In his Natural History (AD 77) Pliny the Elder cites Pytheas’ claim that “Thule is a six-day sail north of Britain.” That gives researchers many possibilities, and over the years suggested locations have been Iceland, Greenland, the Shetland Islands, The Faroe Islands, Saaremaa (Estonian island) and islands along the north coast of Norway. During the 20th century, two schools of thought have been dominating: Thule is Iceland, and it is Norway.
In 2010, the Technical University of Berlin published a study revealing the location of Thule. The team who performed the study, two geodesists, an expert in Greek and Latin, and a historian, approached the problem in a new way. They started by looking at the ancient map of Ptolemy, the geographer. The map is from the 2nd century CE, and considered to be of the known world at the time. The coordinates of the map contain errors in measuring distances. Not surprisingly in those days, I would imagine. With modern technologies like geodesy, the scientists could reconstruct and correct those errors, which gave them a coordinate for Thule. According to their findings Thule must be the island of Smøla, situated north of Kristiansund at the west coast of Norway.
Well, I guess this is not the end of the search for this mythical place. If I would guess, without any scientific proofs whatsoever, just imagining a cold place, north of Britain, at the outskirts of the known world, I would go for Iceland. But what do I know? Do you have any ideas on where it might have been? What is your guess?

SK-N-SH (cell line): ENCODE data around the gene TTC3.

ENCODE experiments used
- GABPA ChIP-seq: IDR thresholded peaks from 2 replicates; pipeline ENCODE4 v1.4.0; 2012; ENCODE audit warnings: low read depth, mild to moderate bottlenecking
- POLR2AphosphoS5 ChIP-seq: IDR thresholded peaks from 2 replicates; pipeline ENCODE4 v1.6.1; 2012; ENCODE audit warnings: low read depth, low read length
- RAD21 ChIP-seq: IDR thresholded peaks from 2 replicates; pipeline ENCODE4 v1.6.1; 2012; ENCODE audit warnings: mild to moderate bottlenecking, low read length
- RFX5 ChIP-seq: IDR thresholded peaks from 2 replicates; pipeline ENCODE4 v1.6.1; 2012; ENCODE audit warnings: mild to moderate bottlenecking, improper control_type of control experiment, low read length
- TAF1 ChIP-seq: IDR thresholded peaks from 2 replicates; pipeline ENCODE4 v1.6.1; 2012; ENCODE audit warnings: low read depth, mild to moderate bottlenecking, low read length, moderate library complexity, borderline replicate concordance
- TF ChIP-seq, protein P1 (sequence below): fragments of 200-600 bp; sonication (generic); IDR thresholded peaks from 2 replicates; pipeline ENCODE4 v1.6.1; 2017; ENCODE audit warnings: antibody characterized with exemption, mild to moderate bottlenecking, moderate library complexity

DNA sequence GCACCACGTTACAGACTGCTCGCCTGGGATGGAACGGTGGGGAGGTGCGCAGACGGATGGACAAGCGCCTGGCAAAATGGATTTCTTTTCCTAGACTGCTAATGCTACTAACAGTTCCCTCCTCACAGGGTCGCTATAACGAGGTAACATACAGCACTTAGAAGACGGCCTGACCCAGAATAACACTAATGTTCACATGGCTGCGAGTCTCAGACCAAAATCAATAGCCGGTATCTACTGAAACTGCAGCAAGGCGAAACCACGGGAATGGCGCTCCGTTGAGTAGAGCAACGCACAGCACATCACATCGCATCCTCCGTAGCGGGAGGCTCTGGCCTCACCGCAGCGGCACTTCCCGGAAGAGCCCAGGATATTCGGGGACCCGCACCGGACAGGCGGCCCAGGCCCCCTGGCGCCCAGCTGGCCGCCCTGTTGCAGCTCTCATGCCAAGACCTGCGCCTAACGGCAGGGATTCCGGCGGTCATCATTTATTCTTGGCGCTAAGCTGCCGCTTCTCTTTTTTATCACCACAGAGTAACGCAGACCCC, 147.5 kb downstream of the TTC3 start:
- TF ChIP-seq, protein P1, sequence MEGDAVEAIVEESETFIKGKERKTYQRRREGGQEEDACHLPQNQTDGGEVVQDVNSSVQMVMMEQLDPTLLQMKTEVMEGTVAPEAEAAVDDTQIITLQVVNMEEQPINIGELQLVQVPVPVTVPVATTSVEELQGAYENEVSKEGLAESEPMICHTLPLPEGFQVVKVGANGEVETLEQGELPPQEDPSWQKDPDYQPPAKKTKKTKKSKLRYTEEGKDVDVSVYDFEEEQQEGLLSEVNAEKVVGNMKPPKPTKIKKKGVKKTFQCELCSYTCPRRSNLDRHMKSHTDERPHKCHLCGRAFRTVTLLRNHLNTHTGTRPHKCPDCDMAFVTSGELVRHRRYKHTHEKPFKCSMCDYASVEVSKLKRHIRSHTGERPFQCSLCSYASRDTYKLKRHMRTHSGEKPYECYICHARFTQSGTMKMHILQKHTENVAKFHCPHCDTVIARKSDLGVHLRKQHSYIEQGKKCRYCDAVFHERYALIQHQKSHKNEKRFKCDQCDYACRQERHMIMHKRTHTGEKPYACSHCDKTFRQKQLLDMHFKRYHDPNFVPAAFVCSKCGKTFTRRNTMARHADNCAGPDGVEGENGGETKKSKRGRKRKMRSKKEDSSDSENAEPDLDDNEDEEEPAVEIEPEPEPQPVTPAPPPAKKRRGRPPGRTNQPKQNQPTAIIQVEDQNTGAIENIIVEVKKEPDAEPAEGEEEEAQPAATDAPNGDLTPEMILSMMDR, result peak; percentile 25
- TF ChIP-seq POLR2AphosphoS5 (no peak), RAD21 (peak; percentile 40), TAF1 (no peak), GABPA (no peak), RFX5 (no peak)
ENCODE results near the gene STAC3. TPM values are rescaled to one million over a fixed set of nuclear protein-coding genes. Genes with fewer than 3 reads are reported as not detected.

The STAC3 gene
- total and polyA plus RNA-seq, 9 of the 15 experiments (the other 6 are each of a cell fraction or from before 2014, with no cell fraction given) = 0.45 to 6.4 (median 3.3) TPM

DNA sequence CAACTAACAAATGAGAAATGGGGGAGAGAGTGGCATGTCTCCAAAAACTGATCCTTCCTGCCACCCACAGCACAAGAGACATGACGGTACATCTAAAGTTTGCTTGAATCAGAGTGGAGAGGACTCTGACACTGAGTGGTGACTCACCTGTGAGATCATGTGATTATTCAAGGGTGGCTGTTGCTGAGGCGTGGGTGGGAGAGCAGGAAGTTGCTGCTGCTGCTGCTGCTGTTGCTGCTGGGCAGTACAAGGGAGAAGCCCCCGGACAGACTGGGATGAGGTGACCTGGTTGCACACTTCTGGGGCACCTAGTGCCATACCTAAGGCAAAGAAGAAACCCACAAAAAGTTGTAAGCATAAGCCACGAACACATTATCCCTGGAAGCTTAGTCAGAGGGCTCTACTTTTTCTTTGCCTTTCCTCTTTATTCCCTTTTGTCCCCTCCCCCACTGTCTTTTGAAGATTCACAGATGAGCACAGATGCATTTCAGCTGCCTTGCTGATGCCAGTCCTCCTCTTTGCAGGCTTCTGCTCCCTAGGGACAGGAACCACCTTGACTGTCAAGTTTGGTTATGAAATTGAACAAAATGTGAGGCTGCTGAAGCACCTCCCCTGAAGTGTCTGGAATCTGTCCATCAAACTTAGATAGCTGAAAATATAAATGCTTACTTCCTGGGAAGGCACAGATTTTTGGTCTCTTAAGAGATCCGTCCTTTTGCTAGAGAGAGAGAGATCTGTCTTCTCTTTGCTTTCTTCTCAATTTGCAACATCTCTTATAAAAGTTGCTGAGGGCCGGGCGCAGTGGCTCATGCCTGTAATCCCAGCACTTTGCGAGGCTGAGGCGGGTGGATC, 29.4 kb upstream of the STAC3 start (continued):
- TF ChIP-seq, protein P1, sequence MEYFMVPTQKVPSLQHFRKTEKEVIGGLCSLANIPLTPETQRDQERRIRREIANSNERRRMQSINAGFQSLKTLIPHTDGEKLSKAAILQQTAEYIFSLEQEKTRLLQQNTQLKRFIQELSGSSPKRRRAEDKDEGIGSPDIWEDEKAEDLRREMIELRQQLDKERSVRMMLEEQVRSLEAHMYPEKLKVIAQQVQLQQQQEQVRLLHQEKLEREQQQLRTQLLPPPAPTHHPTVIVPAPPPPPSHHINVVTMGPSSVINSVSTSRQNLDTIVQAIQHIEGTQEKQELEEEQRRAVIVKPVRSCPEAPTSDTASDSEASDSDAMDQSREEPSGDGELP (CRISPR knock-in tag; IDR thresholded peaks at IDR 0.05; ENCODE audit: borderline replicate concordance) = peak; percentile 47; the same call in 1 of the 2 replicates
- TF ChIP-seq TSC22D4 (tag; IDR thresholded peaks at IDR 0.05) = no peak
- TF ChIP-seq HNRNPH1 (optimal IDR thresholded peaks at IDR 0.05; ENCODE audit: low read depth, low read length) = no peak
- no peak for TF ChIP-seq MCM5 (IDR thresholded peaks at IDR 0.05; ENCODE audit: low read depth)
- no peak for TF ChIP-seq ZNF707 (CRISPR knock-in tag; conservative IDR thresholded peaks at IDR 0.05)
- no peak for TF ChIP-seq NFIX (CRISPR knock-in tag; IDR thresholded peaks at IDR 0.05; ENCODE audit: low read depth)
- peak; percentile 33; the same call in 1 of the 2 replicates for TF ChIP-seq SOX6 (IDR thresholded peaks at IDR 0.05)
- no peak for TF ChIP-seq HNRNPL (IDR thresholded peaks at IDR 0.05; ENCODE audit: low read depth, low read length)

Once a month we receive a free magazine where I live. They have some pages with notices. One is called ‘We remember’ and then a year. This time they went back to 1971 to see what happened.
Films in the cinemas: (I have seen about half of them)
A Clockwork Orange
Diamonds Are Forever
Escape from the Planet of the APes
The French Connection
Sunday Bloody Sunday
Utvandrarna (The Emigrants)
Willy Wonka and the Chocolate Factory
On the 8 of March there was the ‘Fight of the Century’ between Muhammad Ali and Joe Frazier in Madison Square Garden in New York. Frank Sinatra could not get a ticket, but managed to get a press accreditation.
In 1971 the first Starbucks was open at Pike Place Market in Seattle. In 1985 they are testing the Italian coffee shop idea with Latte at this address. It becomes a success very quickly. In 2016 Starbucks had 24 395 coffee shops around the world.
In 1971, Carolyn Davidson drew Nikes Swoosh symbol for the newly started shoe brand. She got 35 USD for the design.
East Pakistan reaches independence from Pakistan and change their name to Bangladesh on March 26.
This year Ray Tomlinson invented a way to send messaged to private persons via computers. He also choose the @ sign.
On my blog this week
DDM reading week 8 - 15 May 2023 (that is books by Daphne du Maurier)
April Wrap-Up (about the 17 books I read this month)
Visiting a second hand shop and coming back with 17 books
I am going to Stralsund, Germany and will be there when you are reading this newsletter. Hope to have some exciting things to tell you next week.